COVER STORY

Going Places

The Columbia Campaign sets an Ivy League record, allowing the University to break new ground.

Published Spring 2014
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New Columbia facilities include the Campbell Sports Center, named in honor of University Trustee chair William V. Campbell ’62CC‚ ’64TC, which opened at the Baker Athletics Complex in Inwood last year. / Photograph by Jenica Miller

“There were many Columbia departments that couldn’t cover the basics of their disciplines,” Bollinger told Columbia Magazine (read the full interview here). “They needed to be bigger to become absolutely top departments. That’s why space and funding are two things I have focused on.”

The first large campaign-funded construction project was completed in 2007, when the Gary C. Comer Geochemistry Building opened at the Lamont-Doherty Earth Observatory in Palisades, New York. In 2010, the Northwest Corner Building, a fourteen-story lab facility for chemists, physicists, biologists, and engineers, popped up on the last undeveloped plot on the Morningside campus, at the corner of Broadway and 120th Street. That same year, the University broke ground on the Jerome L. Greene Science Center, which is scheduled to be finished in 2016. The Lenfest Center for the Arts, an exhibition and performance space, will open in Manhattanville around the same time the Greene Science Center is complete, with a new home for the business school going up there two years later.

The Columbia University Medical Center is expanding, too. The new Medical and Graduate Education Building, for which the Vagelos family gave $50 million, will be the first major update of the medical center’s educational infrastructure in nearly fifty years when it opens in 2016. Lead gifts for the project also include $20 million from Philip Milstein ’71CC and his wife, Cheryl Milstein ’82BC; and $10 million from Clyde Wu ’56PS and his wife, Helen Wu. The Columbia School of Nursing is planning to build a new home at CUMC in the coming years, as well.

According to Bollinger, all that brick and mortar is essential to the University’s future, enabling its academic departments to scale up in size, solidifying their core strengths while branching off into new areas of specialization.

“We have to have growth as the institution evolves,” he said. “We need new buildings because we have to add faculty and students. That is the history of great institutions. As we generate more knowledge, that knowledge becomes more complex. We need to have more people contributing to these efforts and making use of the insights that result.”

Moving Forward

The Columbia Campaign may have officially concluded, but as the University’s programs expand and grow, so too will the need for philanthropic support.

One critical measure of the University’s financial situation is the size of its endowment. Columbia’s endowment, despite having grown significantly since the start of the campaign, to its current value of about $8.2 billion, is still much smaller than those of its peers: Harvard has an endowment of $32 billion, Yale $21 billion, Stanford $19 billion, and Princeton $18 billion. Consequently, these institutions can draw much larger payouts from their endowments than Columbia can each year. Since Columbia is competing with these institutions for the best faculty and students, raising money for the University’s endowment remains a key priority.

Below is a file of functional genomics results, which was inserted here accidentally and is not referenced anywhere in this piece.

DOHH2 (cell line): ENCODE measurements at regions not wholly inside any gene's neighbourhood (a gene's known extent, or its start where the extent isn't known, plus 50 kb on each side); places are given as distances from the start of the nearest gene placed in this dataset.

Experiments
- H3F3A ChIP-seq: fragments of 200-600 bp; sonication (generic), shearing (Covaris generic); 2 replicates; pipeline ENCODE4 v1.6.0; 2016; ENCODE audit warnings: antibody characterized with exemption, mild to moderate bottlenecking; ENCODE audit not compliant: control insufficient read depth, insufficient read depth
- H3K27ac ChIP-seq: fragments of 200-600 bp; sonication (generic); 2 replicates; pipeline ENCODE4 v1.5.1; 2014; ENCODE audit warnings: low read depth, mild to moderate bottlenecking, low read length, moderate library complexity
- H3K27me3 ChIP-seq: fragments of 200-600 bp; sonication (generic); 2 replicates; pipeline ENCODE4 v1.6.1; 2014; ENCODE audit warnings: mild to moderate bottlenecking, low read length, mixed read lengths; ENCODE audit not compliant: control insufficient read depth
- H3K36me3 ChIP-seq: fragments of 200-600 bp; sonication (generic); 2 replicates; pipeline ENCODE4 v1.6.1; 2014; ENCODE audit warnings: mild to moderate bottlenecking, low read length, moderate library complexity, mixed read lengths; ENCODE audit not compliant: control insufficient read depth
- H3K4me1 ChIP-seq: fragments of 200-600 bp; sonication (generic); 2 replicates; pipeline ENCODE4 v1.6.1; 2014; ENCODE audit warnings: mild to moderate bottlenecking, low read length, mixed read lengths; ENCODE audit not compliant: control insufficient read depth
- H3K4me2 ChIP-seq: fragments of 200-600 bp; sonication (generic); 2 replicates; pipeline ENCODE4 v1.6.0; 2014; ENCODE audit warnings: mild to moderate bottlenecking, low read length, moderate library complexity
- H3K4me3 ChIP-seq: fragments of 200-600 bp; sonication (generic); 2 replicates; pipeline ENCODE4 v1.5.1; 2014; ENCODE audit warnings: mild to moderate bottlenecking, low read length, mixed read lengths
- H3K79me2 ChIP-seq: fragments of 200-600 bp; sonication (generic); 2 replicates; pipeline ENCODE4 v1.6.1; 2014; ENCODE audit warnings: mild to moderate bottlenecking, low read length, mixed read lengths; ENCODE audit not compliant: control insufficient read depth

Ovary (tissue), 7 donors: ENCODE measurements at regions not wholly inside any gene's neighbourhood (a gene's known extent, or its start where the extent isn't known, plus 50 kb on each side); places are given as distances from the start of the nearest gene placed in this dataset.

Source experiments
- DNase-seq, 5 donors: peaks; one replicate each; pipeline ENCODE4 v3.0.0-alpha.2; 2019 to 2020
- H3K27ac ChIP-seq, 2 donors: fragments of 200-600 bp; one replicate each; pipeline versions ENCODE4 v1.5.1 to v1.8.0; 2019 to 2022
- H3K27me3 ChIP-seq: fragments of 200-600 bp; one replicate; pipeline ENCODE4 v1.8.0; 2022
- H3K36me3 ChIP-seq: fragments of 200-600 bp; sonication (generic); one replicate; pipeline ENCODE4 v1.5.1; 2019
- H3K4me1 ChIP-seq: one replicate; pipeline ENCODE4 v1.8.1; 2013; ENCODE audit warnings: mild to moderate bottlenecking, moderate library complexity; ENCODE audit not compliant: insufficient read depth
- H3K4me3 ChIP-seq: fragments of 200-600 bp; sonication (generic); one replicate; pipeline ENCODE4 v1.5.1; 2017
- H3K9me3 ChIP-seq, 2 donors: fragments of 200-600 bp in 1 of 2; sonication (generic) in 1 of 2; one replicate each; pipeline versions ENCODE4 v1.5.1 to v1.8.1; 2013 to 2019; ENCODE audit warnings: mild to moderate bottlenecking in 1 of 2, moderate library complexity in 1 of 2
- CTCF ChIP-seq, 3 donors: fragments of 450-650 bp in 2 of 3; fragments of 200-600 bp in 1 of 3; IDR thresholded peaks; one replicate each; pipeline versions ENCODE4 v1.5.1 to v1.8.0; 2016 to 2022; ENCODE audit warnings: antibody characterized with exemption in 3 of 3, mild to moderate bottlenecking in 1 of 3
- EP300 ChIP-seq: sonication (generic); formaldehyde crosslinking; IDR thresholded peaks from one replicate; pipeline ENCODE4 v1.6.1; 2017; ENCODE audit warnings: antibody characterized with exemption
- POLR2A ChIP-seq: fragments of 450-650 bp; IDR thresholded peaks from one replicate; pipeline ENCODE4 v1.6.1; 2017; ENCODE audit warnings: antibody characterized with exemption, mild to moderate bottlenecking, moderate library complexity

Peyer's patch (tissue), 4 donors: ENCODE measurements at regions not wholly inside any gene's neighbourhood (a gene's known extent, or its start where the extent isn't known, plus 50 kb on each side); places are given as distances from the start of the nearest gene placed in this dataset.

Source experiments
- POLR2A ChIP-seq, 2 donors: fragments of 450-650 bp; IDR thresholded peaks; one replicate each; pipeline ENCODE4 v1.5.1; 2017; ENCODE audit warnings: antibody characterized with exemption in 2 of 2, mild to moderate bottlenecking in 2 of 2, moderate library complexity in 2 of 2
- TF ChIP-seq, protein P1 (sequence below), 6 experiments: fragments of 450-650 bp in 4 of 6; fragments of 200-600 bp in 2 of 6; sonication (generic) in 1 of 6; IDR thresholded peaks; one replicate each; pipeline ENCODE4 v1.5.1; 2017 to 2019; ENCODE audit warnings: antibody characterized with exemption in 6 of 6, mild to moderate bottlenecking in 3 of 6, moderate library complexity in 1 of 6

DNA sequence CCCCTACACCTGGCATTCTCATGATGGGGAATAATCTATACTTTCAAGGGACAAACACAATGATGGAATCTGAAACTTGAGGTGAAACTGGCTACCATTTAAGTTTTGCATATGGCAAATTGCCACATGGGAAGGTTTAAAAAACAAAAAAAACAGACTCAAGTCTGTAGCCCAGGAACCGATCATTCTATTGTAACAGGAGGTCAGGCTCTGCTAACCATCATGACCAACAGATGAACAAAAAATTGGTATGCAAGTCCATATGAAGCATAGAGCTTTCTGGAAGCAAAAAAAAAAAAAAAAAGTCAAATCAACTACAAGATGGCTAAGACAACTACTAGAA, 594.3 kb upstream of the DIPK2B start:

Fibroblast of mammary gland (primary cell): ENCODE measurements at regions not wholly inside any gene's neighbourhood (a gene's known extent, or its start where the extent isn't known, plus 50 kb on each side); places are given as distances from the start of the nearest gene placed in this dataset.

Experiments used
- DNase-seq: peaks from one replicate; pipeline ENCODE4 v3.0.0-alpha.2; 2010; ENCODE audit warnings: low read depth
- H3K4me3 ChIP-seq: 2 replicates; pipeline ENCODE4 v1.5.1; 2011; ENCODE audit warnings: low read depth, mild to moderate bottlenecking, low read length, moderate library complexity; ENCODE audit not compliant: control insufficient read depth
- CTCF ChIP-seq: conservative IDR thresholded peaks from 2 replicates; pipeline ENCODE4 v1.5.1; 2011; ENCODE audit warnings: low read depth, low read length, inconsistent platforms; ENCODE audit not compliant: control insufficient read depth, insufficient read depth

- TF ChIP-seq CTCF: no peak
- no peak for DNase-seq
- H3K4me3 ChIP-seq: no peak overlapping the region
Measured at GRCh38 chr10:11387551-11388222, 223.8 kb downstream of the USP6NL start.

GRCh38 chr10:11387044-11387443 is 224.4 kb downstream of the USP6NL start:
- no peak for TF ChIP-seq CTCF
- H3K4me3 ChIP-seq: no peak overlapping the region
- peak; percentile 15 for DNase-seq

Over the next few decades, the University expects to build more facilities in Manhattanville. And emerging academic strengths in areas such as data science — embodied by the establishment of the Institute for Data Sciences and Engineering two years ago — point toward a future when increasing numbers of Columbia scholars become involved in novel interdisciplinary projects. Bollinger’s office recently launched a presidential task force to develop Columbia’s research programs in personalized medicine, for instance. This may spawn new collaborations among geneticists, physicians, data scientists, statisticians, and experts in many other fields.

“There are even more big ideas being contemplated now than at the start of the campaign,” says Van Sickle. “While there is not a new campaign on the horizon, everybody is committed to maintaining the momentum we have. That goes for our alumni-relations efforts as well as for our fundraising. I would expect to see an ongoing trajectory of more and more engagement and outreach to alumni.”

George Van Amson ’74CC, a Trustee emeritus who now serves as chair of the Columbia Alumni Association, guarantees this will be the case.

“Whether alumni are interested in the arts, lifelong learning, career networking, sports events, or lectures and panels, they’re only going to get more of these opportunities from Columbia in the future,” he says. “People in leadership positions at the University over the past few years have recognized that alumni are among the most important stakeholders in this whole enterprise. They’ve recognized that alumni were yearning for this kind of engagement — that they wanted to visit campus, to stay informed about what’s happening at Columbia, and to build a sense of community among themselves. This has put a lot of wind in Columbia’s sails. Everyone is serious about keeping that going.”

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